12 Days of Christmas in Miniature
While Robert is known for his spooky and often creepy-gory horror books, he has a soft side, too! Never fear, this two-part story is rated PG.
Part 2: Continued, "The Thief of Christmas Present"
By Robert W. Walker
(Photos: Christmas Santa House by C. Verstraete, see more pix here - click miniatures; Festive gold and white holiday scenes featuring the miniatures of Lissu, used w/ permission. See more pix and visit her blog)
To recap: the family are watching the film to see who is stealing the Cluewellens' Christmas from Julia's dollhouse. (Part 1 is in the previous post, the 11th Day of Christmas)
Shortly after, Stevie entered the room, asking, "What kinda movie is this?"
"The movie that's gonna prove you stole the Cluewellens' Christmas!"
"I didn't touch that stuff! I didn't do it, mom!"
Joannie came down from her room and asked, "Are you still blaming that on Stevie? He wouldn't do that!"
"We got you on tape this time, Joannie...or Stevie...whichever one of you guys did it, so there!" Julia set her jaw, determined to watch every hour of the unmoving movie frame by frame. "Mom and me...we gotcha good now. Liar."
Joannie came at her sister. "Who're you calling a liar? Me?"
"If the shoe fits!"
"Enough, both of you! Stop it. Either sit down and watch the tape or leave the room, but please, no more accusations, Julia, and no more shouting, Joannie-and you, Stevie, stop crying."
"I didn't do it," he complained through tears. "I always get blamed for everything!"
"All I know is somebody stole the Cluewellens' Christmas tree now!" Julia shot back.
"Hey, what's that?" asked Joannie, pointing at the screen. "I saw movement-a shadow-back of the miniature."
Julia, Stevie, and Mother Waldron stared at the slight squeaking noise, too, and in a moment, they all watched a pair of whiskers and a brown button nose rise over the back of the miniature at the chimney.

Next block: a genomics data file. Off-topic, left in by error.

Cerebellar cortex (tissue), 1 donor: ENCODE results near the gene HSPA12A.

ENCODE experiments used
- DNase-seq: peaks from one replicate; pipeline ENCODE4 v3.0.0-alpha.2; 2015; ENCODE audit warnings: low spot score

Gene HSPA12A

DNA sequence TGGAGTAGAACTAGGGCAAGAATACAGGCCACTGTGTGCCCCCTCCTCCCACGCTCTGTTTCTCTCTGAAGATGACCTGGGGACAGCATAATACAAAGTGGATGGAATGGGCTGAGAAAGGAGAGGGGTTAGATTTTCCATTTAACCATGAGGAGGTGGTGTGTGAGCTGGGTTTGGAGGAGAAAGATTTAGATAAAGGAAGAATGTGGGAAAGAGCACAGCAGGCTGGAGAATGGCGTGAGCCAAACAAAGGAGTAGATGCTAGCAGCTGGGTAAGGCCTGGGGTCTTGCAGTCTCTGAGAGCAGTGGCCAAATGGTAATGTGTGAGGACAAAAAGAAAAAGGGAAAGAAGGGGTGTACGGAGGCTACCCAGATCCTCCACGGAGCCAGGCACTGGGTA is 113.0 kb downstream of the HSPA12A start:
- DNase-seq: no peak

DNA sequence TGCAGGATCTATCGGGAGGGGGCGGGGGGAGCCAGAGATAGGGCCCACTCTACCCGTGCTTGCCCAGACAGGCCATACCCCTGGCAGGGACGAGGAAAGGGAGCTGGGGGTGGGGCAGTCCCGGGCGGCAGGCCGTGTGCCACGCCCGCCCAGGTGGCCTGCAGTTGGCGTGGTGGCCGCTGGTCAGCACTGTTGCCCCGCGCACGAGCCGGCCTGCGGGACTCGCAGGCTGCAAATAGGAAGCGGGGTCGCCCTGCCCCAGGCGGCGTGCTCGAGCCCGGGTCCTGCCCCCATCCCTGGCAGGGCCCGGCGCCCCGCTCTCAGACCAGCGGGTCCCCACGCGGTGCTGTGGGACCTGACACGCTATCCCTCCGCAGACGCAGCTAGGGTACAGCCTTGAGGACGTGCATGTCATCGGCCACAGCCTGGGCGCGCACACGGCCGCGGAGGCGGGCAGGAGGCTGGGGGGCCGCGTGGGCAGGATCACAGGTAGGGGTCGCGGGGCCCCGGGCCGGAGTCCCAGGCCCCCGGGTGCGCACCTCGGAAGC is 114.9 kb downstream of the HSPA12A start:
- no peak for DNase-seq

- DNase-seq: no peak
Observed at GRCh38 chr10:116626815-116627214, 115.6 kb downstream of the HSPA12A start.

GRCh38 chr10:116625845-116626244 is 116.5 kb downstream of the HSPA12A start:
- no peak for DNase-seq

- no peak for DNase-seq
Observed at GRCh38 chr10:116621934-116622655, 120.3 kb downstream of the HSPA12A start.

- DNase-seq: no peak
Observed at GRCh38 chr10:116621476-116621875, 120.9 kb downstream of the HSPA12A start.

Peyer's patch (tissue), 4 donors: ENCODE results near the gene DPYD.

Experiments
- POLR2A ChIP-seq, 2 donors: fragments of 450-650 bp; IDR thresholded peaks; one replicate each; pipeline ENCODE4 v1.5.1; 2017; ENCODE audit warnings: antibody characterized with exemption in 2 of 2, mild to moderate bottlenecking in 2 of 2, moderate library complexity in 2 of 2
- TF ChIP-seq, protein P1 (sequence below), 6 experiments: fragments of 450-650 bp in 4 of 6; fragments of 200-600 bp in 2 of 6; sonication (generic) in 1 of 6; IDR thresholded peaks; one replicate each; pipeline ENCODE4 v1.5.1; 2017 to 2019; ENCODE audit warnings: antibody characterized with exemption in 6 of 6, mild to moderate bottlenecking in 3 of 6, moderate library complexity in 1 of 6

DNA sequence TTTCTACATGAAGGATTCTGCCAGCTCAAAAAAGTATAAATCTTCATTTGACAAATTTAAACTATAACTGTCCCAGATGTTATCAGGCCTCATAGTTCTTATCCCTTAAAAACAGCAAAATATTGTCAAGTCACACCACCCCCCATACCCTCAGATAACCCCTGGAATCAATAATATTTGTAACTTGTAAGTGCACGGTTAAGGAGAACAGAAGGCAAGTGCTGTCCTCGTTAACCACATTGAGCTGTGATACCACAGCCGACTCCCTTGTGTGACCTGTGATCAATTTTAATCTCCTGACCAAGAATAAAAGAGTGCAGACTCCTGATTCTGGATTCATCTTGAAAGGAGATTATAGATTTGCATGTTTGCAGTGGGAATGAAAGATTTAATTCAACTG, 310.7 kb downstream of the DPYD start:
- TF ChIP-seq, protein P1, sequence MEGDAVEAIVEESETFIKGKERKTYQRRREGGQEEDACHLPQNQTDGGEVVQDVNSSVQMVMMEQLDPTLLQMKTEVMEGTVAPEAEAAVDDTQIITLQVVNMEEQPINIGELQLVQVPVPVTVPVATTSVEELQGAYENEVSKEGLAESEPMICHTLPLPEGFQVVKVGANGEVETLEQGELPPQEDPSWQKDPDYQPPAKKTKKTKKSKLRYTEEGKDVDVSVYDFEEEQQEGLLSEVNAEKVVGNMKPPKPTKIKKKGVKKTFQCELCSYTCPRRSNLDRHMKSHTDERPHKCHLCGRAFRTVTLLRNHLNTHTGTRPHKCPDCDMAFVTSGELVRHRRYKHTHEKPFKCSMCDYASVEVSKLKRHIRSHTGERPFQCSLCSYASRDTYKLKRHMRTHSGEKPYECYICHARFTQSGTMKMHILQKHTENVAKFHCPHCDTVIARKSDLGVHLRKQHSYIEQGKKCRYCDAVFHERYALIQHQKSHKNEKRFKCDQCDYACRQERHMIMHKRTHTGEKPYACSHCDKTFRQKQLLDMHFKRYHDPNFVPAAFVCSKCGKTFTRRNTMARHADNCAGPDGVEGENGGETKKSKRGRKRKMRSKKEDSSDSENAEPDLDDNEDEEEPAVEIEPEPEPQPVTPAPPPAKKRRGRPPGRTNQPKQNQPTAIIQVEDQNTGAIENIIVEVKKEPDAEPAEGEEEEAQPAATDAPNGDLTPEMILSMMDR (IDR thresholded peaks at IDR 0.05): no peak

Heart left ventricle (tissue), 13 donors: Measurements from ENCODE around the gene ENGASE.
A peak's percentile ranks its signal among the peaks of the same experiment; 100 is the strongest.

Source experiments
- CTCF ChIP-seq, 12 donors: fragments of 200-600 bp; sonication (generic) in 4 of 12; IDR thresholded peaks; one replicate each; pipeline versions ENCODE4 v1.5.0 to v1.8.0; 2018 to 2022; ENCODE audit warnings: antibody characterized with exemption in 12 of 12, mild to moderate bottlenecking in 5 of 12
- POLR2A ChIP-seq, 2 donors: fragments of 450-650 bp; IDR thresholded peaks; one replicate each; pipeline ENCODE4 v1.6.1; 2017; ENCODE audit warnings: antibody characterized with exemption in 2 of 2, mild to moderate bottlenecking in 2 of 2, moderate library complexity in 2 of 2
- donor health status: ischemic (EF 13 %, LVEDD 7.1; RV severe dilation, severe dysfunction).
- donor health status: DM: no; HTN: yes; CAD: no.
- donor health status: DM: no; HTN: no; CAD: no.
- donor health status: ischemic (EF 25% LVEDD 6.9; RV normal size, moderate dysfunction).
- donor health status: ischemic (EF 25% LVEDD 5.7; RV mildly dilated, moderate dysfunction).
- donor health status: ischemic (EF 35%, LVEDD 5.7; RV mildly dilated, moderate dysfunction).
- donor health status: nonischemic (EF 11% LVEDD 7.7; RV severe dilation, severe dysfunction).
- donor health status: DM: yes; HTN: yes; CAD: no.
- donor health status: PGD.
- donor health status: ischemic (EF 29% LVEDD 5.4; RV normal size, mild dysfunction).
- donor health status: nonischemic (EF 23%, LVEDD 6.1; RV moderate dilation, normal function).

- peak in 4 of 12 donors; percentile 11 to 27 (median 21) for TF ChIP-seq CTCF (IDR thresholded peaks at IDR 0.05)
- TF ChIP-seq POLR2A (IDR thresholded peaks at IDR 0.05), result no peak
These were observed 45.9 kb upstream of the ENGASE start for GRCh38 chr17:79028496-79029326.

"It's Newton, my ferret!" shouted Stevie. "He's escaped again."
Newton lived up to his name, always finding ways to escape his cage, and often, Stevie allowed him 'free run time' but Newton always returned to his cage. Newton had even found a way out of the house one night.
"What's he doing?" asked Julia. "OMG-he's going down the chimney."
"Like Santa," said Stevie.
"No...more like The Grinch," replied Joannie. "There's your Christmas thief, Julia!"
"But...I mean how...why?" she asked. "Why's he terrifying the Cluewellens and destroying their Christmas?"
"You really think Newton is thinking along those lines, Julia?" Joannie couldn't hold back her laughter.
"Shhh...watch him. Look, look," said Mom. "The little thief! He's dragging the entire tree out the front door."
With the tree clear of the door, it snapped closed, and Newton scurried away with the five-inch high tree, ornaments trailing. He truly did look like a miniature version of The Grinch except that he was brown and not green.
"Stevie's pet's the thief...the whole time," Julia muttered in disbelief.
"What's he doing with all the stolen goods?" asked mom. "Shall we find out?"
"I think you're gonna need a ferret whisperer or a pet shrink to figure that out, Mom," replied Joannie, still laughing.
"Nothing funny about that little rat destroying the Cluewellens' Christmas!" countered Julia.
"Why don't we all just go on a scavenger hunt?" began Mom. "To see where Newton is stashing all the decorations and presents."
"And stockings!" added Julia.